News – Section 5

ET staff writer
ET staff writer
01 January, 2011 2 min read

Section 5

The Christian Institute (CI) has issued an open letter to the churches in the UK, calling on all Christians as individuals to lobby their MPs.

It reads: ‘Do you remember Ben and Sharon Vogelenzang? They are the Christian couple from Liverpool who stood trial last year because a Muslim woman felt “insulted” when the couple disagreed with her Islamic beliefs.

‘The Vogelenzangs didn’t say anything unlawful – the case against them was eventually thrown out by the judge. But they were arrested and prosecuted because the Muslim felt “insulted” by their Christian comments.

‘The CI does not want to see any more unjust prosecutions like this one, so it is asking Christians to tell their MPs that the Freedom Bill should repeal the word “insulting” from Section 5 of the Public Order Act.

‘The CI is urging Christians to meet their MPs face-to-face about this important matter. Section 5 of the Public Order Act criminalises: “threatening, abusive or insulting” words or behaviour, which are likely to cause “harassment, alarm or distress”.

‘The Public Order Act was originally introduced to tackle serious public disorder, such as football hooliganism. But in a politically-correct climate the Section 5 offence is being misapplied, becoming something more like a “thought crime” than a public order measure.

‘Parliament’s Joint Committee on Human Rights (JCHR) – an influential group of MPs and Peers – has also called for the word “insulting” to be removed from Section 5. The JCHR said it was concerned by evidence that Section 5 had “been used to prevent people from freely expressing their views on matters of concern to them”.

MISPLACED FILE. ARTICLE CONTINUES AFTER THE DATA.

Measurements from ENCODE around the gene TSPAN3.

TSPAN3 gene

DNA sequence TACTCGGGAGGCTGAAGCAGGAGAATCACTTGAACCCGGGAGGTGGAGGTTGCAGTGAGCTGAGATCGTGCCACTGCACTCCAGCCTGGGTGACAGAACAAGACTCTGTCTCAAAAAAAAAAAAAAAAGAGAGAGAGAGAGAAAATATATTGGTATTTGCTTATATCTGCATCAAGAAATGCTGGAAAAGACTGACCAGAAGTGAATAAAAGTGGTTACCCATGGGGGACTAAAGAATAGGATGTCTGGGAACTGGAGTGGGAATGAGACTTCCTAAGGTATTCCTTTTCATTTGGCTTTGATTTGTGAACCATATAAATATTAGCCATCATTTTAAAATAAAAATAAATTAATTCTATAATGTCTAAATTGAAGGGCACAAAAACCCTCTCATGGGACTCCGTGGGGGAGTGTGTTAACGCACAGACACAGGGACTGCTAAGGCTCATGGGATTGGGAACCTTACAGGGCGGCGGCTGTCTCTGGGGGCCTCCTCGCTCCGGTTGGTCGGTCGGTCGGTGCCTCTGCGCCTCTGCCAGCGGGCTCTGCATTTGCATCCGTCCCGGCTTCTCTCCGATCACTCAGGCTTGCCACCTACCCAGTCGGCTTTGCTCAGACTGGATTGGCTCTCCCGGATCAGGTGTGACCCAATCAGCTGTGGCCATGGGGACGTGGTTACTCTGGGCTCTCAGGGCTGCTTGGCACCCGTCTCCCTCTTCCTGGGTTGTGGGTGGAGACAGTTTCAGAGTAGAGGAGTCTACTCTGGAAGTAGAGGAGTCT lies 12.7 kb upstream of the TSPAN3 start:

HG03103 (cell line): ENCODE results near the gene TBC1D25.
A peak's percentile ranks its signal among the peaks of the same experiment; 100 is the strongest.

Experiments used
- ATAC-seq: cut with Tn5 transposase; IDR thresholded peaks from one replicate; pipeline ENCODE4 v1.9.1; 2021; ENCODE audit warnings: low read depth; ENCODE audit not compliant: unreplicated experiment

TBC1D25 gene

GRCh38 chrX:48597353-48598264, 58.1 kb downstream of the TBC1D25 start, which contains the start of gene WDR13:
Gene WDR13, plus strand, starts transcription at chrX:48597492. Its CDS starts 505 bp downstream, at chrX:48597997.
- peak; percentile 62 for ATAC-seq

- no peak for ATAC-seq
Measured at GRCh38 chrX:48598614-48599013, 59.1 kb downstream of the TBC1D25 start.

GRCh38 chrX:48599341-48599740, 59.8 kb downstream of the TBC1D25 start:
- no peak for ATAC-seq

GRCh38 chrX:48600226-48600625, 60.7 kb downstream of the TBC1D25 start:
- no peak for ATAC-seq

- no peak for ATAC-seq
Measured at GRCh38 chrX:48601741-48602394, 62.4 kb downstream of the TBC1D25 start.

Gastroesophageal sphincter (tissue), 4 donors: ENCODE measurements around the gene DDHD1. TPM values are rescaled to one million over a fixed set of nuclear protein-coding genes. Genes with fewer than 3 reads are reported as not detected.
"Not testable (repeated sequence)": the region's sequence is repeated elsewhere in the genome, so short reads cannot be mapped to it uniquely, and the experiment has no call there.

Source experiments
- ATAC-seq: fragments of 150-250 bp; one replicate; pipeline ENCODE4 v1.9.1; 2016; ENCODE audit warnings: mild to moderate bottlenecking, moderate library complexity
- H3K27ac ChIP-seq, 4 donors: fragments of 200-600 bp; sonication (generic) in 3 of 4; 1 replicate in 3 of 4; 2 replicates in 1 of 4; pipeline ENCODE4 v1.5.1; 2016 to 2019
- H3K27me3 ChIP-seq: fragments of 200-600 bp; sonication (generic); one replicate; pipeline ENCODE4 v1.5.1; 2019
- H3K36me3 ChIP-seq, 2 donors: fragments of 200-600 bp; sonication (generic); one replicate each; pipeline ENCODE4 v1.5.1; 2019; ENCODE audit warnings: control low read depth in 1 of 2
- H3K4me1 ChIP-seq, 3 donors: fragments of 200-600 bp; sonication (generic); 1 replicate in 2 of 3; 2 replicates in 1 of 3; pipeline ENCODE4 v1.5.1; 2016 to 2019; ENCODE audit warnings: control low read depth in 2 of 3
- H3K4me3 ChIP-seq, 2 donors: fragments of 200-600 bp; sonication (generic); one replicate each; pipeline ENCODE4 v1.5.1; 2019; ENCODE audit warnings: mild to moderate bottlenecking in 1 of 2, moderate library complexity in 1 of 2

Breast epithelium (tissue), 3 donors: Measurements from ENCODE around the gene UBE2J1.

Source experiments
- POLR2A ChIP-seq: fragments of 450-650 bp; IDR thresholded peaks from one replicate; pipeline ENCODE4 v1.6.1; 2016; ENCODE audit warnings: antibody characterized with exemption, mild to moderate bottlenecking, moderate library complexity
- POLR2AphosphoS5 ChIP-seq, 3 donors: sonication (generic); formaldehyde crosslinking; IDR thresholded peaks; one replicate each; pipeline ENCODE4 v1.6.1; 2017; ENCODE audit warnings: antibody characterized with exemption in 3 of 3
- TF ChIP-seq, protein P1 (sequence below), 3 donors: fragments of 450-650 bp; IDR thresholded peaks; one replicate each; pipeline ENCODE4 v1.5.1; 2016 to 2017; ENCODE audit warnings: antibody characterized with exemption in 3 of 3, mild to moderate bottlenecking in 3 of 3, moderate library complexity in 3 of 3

‘The Committee did not think that language or behaviour which is merely “insulting” should be criminalised in this way. It recommended deleting the word “insulting” from Section 5 “so that it cannot be used inappropriately to suppress the right to free speech”.

‘Justice, a civil liberties organisation, has also expressed deep concern over the misuse of Section 5 cases and agrees that the word “insulting” should be repealed from the offence.

‘The experience of the Vogelenzangs shows the damaging effects of the current wording of Section 5. Even though the case against them was dismissed, their hotel business was devastated by the prosecution.

‘They had to close their business in September this year. We are happy to report that they are launching a new social enterprise venture that will include offering respite holidays for armed forces families and other family groups. We hope this is a success, but they should never have faced a criminal prosecution in the first place.

‘Narrowing the scope of Section 5 by removing the word “insulting” would be simple. It would influence police on the ground. It would be ideally suited to the purpose of the Freedom Bill. The Bill is part of the coalition government’s plan to restore civil liberties and repeal unnecessary laws.

‘This is a real opportunity to help roll back a law that has unjustly limited free speech and religious liberty. Taking action now could have a positive, lasting effect on free speech for a generation.

‘It would be tremendously helpful if Christians arranged a face-to-face meeting with their MP. Local constituency offices have details of times and venues when it is possible to see an MP. Details are also usually available at public libraries or from the local press or via the internet.

‘Repealing the word “insulting” won’t solve the problem overnight, but it will be a great step in the right direction. Nobody should face a criminal trial for merely expressing an opinion’. (More information:

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